Time for the Supervisors



Laila Afifa

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  • Jiwasraya's main office in the Harmoni area, Jakarta. TEMPO/Tony Hartawan

    Jiwasraya's main office in the Harmoni area, Jakarta. TEMPO/Tony Hartawan

    TEMPO.CO, JakartaThe Attorney General's Office (AGO) has yet to take action against other perpetratorsin the Asuransi Jiwasraya investment fund scandal. The Financial Services Authority bears most of the responsibility.

    After a year investigating the Asuransi Jiwasraya scandal, the Attorney General's Office (AGO) has not taken serious action against perpetrators within the Financial Services Authority (OJK). Investigators have only detained former head of the Capital Markets Oversight Department Fakhri Hilmi. This is despite the fact that the case that cost the state up to Rp12.1 trillion is believed to have started within the financial undustry oversight body.

    Investigators have gathered substantial evidence. For example, there is the important testimony from the Investment Management Director of the OJK Capital Markets Oversight Department, Sujanto. Questioned by the AGO three times between July and October last year, he consistently said that the agency had detected transgressions in the management of the Jiwasraya investment fund since 2016. This means that the illegal mismanagement of public funds could have been prevented from the outset.

    He also claimed that OJK officials should have acted when they discovered irregular financial transactions that could have resulted in losses to the sate and the public. Sujanto said that since 2016, he has reported breaches of regulations by 13 investment management companies maanging trillions of rupiah of Jiwasraya funds. And an audit by the Supreme Audit Agency revealed a number of irregularities in the management of Jiwasraya investment funds in the 2014 to 2015 book year.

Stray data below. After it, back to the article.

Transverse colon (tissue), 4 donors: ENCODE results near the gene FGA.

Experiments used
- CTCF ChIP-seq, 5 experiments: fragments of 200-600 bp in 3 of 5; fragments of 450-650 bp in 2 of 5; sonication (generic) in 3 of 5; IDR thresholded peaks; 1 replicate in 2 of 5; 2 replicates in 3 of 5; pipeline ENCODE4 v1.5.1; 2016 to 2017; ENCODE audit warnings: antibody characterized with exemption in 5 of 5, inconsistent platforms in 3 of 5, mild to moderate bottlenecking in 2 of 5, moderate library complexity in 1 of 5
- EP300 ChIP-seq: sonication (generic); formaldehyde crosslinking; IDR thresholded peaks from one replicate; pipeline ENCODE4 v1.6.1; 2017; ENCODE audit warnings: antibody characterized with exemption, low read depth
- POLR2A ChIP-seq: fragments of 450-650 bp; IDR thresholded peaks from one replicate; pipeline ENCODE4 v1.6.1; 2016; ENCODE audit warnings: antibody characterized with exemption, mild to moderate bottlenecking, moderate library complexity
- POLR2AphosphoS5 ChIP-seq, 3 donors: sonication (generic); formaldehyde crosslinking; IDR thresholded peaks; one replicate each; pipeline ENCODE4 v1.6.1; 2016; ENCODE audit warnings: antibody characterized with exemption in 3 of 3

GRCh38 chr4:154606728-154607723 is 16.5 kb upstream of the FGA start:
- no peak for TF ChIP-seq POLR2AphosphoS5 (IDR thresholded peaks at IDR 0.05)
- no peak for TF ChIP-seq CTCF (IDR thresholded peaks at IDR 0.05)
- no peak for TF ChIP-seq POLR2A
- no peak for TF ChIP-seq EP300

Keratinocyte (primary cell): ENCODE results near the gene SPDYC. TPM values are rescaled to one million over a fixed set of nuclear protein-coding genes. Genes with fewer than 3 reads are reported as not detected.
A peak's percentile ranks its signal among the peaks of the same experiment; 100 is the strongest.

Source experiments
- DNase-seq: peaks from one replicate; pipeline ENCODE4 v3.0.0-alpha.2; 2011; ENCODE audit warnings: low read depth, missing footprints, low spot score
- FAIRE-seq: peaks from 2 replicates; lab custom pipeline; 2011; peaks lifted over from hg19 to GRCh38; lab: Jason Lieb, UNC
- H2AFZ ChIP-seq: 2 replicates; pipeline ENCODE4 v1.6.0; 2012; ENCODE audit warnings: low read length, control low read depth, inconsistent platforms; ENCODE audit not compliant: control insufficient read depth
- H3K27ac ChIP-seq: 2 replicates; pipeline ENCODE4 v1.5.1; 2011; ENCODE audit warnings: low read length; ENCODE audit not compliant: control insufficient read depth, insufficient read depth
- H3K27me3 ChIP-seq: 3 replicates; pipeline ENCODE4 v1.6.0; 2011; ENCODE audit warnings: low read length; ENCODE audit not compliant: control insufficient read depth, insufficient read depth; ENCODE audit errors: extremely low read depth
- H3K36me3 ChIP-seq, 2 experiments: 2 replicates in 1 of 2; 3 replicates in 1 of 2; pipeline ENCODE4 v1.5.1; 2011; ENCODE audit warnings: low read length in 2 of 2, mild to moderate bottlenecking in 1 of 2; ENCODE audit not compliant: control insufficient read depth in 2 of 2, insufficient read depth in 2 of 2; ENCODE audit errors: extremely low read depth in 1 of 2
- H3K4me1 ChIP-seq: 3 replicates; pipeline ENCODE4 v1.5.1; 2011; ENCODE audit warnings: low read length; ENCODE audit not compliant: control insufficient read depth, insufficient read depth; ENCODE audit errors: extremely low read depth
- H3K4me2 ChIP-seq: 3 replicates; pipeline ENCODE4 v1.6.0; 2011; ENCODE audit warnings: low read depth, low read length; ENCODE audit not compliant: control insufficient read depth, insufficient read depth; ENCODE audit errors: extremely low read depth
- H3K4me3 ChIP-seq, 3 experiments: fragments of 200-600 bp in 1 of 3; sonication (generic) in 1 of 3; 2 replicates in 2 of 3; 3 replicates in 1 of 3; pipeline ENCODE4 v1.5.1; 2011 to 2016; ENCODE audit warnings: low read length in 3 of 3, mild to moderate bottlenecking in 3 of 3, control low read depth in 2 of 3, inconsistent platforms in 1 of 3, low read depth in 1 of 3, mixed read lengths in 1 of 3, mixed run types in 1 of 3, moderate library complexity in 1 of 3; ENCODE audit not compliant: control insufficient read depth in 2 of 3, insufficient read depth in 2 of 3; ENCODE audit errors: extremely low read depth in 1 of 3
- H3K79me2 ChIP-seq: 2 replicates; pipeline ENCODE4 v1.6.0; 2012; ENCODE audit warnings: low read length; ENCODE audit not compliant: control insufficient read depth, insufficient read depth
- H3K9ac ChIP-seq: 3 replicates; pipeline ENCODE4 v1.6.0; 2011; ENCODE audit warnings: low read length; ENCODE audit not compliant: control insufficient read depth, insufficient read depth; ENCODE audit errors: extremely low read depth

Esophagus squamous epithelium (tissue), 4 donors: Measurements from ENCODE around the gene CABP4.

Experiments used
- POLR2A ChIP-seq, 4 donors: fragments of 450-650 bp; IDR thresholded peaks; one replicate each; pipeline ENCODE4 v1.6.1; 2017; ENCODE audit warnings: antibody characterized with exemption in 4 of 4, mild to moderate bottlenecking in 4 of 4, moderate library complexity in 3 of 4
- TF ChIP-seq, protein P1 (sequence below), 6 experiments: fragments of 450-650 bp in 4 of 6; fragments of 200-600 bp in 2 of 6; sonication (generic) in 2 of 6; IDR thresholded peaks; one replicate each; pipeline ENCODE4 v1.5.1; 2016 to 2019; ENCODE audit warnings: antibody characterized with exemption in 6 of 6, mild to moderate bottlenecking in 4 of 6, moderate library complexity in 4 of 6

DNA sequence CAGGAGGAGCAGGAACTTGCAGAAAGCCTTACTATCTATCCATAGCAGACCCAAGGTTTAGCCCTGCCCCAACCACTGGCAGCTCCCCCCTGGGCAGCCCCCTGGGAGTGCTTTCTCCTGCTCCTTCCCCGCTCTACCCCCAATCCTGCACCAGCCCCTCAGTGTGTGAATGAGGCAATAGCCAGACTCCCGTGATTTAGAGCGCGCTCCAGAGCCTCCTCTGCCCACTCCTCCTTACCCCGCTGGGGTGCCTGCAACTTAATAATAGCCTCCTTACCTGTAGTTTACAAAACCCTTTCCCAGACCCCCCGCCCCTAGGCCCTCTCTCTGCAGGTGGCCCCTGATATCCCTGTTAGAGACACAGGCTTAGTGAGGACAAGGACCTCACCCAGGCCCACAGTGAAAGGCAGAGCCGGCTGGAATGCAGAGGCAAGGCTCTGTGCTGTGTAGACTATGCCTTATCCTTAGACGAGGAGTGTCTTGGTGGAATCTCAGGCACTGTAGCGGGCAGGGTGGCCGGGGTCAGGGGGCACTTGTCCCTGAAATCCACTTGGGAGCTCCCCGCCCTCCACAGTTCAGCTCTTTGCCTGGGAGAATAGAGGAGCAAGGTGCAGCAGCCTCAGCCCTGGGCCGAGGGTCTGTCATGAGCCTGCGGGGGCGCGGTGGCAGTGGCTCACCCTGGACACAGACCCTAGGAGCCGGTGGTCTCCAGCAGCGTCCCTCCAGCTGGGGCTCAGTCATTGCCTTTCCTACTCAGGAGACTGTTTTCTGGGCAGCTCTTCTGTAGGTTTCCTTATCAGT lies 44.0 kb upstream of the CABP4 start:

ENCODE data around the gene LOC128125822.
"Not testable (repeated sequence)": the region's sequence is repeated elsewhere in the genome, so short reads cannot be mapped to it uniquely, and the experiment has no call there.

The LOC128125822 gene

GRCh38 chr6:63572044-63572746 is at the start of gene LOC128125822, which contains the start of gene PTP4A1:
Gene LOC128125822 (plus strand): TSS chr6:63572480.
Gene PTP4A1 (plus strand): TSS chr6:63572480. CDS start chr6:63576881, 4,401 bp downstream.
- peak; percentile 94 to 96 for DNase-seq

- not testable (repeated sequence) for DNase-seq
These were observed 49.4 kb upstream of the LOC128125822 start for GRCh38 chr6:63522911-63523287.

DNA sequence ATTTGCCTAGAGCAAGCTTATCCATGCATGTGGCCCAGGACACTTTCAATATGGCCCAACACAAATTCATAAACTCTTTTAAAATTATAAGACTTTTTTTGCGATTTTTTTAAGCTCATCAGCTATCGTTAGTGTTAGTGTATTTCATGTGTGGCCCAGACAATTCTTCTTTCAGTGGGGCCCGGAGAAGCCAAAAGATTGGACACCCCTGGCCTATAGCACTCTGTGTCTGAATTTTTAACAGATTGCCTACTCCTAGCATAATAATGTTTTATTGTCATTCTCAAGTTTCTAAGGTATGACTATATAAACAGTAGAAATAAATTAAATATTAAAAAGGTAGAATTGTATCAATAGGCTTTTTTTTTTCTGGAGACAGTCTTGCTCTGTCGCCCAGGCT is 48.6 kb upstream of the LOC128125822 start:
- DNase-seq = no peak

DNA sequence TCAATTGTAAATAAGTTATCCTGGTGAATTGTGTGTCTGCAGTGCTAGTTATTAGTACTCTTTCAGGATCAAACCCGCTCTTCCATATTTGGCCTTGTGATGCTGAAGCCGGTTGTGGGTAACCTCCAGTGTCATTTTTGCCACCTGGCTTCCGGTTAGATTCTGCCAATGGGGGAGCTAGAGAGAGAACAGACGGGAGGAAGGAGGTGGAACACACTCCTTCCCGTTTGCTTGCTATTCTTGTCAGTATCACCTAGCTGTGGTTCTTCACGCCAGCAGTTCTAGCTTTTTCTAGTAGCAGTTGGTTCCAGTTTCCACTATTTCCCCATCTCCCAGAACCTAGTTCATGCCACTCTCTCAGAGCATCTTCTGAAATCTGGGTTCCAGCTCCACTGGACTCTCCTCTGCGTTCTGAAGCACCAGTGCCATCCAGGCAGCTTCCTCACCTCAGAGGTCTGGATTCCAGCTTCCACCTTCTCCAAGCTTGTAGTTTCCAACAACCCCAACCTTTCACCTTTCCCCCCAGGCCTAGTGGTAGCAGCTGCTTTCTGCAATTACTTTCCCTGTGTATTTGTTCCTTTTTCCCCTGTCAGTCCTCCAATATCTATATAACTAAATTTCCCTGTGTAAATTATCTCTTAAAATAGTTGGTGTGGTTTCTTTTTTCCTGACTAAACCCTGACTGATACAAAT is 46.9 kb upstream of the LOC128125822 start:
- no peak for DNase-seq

Unfortunately, the OJK did not take firm action. Instead of punishing the 13 companies, the agency, which was established in 2012, only imposed administrative sanctions on the investment managers. It is fair to suspect that this was a result of lobbying by the former chief executive officer of the Indonesian Stock Exchange of senior OJK officials. Sujanto also admitted that he had been viisted by those former officials. So far, the person reported to be behind all of the suspects in the Jiwasraya case remains free despite his name often being mentioned both in questioning and in court.

    Teh failure to prevent abuses of Jiwasraya investment funds shows the fundamental weakness of the OJK as the finance industry supervisor. Established based on Law No. 21/2011, the OJK should protect the public using its supervisory authority and regulate financial institutions. This is why in the Jiwasraya corruption case, the OJK bears the most responsibility, because its negligence has led to many clients suffering losses.

    It is believed that the failure of this oversight was also seen in the Asabri scandal, which cost the state after the other. Although the role played by the OJK in that case is not completely clear, the methods used resemble to what happened with Jiwasraya: trillions of rupiah of clients funds were invested in 'bogus shares.'

    With this substantial amount of evidence, the attorney general should uncover the role of other senior OJK officials that collaborated with Fakhri Hilmi. The OJK has an e-Monitoring detection system that can be accessed by many officials. It is hoped that the unraveling of this case could be used by the government to evaluate the authority of this financial oversight 'superbody.' Punishing the guilty will restore public trust and revive the investment climate in Indonesia.

    Read the Complete Story in Tempo English Magazine